Paul Scanlon

Memoirs of the German Princess

Oct. 29, 2014

In late March 1663, a young woman crossed the English Channel, supposedly seeking refuge in London from several unwanted suitors. Thus began one of the most intriguing mysteries in feminist literary history—a mystery that even now remains unresolved. Put simply, who was she? Who was “the German Princess”? The present narrative, while drawing on numerous contemporary and later accounts of her life, attempts to shed further light on her character and identity.

Paul A. Scanlon 

For many years, Paul A. Scanlon was a professor of English at various universities around the world. A Canadian by birth, he now writes from his home in Ajijic, with his wife Marit. A specialist in Renaissance and 18th century literature, Paul enjoys researching the past life and times of London’s underworld, something which he uses to considerable effect in this, his first novel.

Memoirs of The German Princess
By Dr. Paul A. Scanlon
Published July, 2013
Reviewed by Carol L. Bowman

Historical fiction can be a fascinating read, as actual characters and events that have shaped history unfold. Dr. Paul A. Scanlon, in his first novel, Memoirs of the German Princess, does this brilliantly, as he lifts the reader into the backdrop of late 17th Century London. The author allows Maria von Wolway of dubious German royalty, also known as Mary Carleton, but who always considered herself ‘The German Princess’, to relate her own tales, exploits and tragedies in the form of first person memoir.

Scanlon, with a Ph.D. from the University of Dublin, has taught English literature all over the world, completing his last twelve-year stint at Sultan Qaboos University in Oman. He, along with his wife, Marit, returned to Ajijic two years ago to relax and continue with his writing. Building on his interest in Elizabethan prose romance, which was the topic of his doctoral thesis, and his exhaustive research on the colorful German Princess, he takes the reader magically into the late 1600’s through dialogue and vernacular commensurate with the times. Detailed descriptions of the environs and events in London which impacted on the life of this intriguing woman, including the devastating plague, the Great Fire and the intricacies of the London Theater, bring the period into focus. We can hear the sounds, smell the odors, and taste the fare of London during this era.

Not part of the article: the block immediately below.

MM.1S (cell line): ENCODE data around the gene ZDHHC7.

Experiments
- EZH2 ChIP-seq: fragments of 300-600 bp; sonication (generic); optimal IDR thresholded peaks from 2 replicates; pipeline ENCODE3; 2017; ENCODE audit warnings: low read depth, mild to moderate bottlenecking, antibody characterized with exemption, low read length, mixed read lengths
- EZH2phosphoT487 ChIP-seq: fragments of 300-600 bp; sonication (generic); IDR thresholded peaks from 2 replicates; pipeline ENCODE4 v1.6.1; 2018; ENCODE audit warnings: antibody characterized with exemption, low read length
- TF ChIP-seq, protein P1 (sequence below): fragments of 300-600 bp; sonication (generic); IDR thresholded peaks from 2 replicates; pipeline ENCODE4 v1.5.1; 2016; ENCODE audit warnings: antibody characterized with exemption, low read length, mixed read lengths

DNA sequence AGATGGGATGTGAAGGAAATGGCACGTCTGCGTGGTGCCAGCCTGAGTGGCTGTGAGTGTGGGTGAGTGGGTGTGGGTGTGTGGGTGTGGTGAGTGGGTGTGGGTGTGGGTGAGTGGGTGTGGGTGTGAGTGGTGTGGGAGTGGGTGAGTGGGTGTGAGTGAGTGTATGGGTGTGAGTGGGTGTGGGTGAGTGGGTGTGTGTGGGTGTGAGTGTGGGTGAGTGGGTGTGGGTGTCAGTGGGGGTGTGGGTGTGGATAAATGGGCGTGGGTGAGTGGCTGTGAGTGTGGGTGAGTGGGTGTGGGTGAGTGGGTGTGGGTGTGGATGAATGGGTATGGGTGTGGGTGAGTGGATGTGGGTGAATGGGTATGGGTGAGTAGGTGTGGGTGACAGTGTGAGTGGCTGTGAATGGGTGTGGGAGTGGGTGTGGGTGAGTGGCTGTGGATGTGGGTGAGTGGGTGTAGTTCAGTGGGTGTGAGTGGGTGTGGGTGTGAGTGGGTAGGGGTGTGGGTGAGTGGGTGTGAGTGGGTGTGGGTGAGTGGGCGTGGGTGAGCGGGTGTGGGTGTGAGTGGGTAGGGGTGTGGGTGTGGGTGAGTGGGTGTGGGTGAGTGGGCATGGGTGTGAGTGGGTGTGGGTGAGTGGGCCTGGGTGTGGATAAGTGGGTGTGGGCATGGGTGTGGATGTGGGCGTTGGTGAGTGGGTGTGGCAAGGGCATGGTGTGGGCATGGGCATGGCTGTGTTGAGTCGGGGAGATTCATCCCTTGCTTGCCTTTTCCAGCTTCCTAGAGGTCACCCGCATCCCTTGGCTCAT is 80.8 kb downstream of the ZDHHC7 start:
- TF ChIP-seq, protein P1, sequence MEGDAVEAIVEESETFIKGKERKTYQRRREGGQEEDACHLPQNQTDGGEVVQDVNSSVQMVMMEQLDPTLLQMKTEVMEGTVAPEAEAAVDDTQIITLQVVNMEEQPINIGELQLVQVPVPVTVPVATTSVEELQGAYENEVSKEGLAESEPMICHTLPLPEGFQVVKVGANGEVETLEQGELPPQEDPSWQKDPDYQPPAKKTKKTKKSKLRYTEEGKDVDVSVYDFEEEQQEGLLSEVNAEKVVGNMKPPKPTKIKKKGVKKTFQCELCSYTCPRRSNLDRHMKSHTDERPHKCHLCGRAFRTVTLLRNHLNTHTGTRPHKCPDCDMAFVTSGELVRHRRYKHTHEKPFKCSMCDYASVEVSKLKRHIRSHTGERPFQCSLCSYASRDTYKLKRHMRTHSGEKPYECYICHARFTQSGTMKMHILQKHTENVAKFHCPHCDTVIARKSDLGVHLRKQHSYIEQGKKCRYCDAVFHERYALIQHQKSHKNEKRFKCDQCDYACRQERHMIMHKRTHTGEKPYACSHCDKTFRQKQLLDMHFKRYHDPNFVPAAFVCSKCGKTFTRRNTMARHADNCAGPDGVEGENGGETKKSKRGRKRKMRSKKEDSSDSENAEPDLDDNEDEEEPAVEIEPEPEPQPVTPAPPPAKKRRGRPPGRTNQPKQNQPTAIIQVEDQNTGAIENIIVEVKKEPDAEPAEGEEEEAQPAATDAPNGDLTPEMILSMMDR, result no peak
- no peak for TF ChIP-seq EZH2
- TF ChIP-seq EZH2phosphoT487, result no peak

I found it refreshing that a contemporary author could capture the unique historical perspectives in England, as well as in Jamaica, where Mary Carleton suffered banishment by the courts for her unsavory exploits and highway robberies. Her involvement with the pirate Henry Morgan in Port Royal, Jamaica, further demonstrates her determination to stray from the norm of the aristocratic woman of her generation.

Dr. Scanlon first came upon this little known figure when he was editing Daniel Defoe’s 1722 novel, Moll Flanders, for a Canadian press. “Imbedded in a footnote was a reference to the German Princess as a possible influence on Defoe,” he said, describing how he came upon this historical character. “There was a question mark next to her name and the question mark remained whenever I came upon it. I became intrigued─ who the devil was she, I thought.” And so the spark was lit and the investigation and writing began about this celebrated and controversial individual.

Referring to the depth of the social and historical landscape of late 17th century London and Jamaica, Scanlon said, “Having led such an adventurous life, which took the heroine to different parts of the world and thrust her into many difficult and interesting situations, I soon found that my reading had to keep pace with her exploits. The language of the age seemed to me to be an important feature of the work…”

Scanlon has managed to capture it all.

A real page turner, Memoirs of the German Princess not only relates the story of a colorful historical figure, but also exemplifies the plight of women, daring to be bold, in the male-dominated society of the time. Even until her demise at the end of the gallows- rope, she continued to maintain her dignity as ‘The German Princess’ while writing her memoirs from her prison cell. Mary Carleton has been referred to in later accounts as the ‘first British feminist.

Available on at US $12.29, and electronically on Nook, and lulu Marketplace ebook.

Paul Scanlon